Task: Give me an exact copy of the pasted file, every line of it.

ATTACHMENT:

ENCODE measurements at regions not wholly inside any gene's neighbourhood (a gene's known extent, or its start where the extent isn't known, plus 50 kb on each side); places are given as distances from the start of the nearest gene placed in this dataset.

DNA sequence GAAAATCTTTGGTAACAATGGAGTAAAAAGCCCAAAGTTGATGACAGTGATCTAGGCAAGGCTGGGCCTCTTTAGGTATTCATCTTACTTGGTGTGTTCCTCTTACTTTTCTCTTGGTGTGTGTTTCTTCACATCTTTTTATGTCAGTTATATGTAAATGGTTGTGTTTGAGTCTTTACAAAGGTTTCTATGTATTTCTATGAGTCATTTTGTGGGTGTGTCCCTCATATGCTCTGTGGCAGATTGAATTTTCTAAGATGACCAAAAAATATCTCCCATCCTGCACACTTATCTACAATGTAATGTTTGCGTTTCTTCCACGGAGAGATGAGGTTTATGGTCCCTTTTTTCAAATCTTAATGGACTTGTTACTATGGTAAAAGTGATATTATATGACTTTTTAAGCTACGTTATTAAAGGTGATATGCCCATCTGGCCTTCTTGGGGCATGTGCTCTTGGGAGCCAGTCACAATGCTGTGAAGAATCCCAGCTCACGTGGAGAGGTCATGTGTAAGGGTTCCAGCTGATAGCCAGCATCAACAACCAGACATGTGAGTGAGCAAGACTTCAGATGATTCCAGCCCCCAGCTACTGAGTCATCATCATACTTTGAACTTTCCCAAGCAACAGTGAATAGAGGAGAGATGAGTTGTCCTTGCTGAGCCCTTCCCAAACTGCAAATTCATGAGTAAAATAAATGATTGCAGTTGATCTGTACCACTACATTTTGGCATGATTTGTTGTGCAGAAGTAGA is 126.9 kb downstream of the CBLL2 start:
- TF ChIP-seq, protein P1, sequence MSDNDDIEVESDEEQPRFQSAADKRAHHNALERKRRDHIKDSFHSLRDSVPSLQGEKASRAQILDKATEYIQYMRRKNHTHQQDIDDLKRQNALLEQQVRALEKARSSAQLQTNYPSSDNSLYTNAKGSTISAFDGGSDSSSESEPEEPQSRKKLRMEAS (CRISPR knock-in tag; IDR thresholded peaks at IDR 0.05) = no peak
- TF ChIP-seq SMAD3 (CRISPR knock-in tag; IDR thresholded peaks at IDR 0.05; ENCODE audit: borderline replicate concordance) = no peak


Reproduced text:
ENCODE measurements at regions not wholly inside any gene's neighbourhood (a gene's known extent, or its start where the extent isn't known, plus 50 kb on each side); places are given as distances from the start of the nearest gene placed in this dataset.

DNA sequence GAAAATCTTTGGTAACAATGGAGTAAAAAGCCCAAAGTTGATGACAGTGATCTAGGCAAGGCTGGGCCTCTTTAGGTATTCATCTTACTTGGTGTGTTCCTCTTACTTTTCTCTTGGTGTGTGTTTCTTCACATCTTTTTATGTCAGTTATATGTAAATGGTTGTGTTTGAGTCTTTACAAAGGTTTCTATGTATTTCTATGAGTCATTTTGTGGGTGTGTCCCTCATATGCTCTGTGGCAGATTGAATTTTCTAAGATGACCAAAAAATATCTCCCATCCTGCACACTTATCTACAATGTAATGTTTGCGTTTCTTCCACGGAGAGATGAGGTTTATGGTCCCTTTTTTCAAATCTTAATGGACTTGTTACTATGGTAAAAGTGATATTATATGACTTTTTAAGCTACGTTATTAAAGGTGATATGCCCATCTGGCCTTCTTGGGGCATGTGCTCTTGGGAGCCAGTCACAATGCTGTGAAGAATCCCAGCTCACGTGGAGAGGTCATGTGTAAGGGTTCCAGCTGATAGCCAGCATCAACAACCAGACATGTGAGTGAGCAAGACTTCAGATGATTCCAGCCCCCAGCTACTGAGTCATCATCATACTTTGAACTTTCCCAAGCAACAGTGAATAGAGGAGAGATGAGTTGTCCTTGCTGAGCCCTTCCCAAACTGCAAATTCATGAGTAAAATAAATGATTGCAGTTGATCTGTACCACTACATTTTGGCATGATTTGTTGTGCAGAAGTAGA is 126.9 kb downstream of the CBLL2 start:
- TF ChIP-seq, protein P1, sequence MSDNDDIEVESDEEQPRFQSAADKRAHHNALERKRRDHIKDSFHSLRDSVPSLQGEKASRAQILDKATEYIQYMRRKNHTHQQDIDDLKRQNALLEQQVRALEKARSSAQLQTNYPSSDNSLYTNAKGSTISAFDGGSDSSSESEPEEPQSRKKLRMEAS (CRISPR knock-in tag; IDR thresholded peaks at IDR 0.05) = no peak
- TF ChIP-seq SMAD3 (CRISPR knock-in tag; IDR thresholded peaks at IDR 0.05; ENCODE audit: borderline replicate concordance) = no peak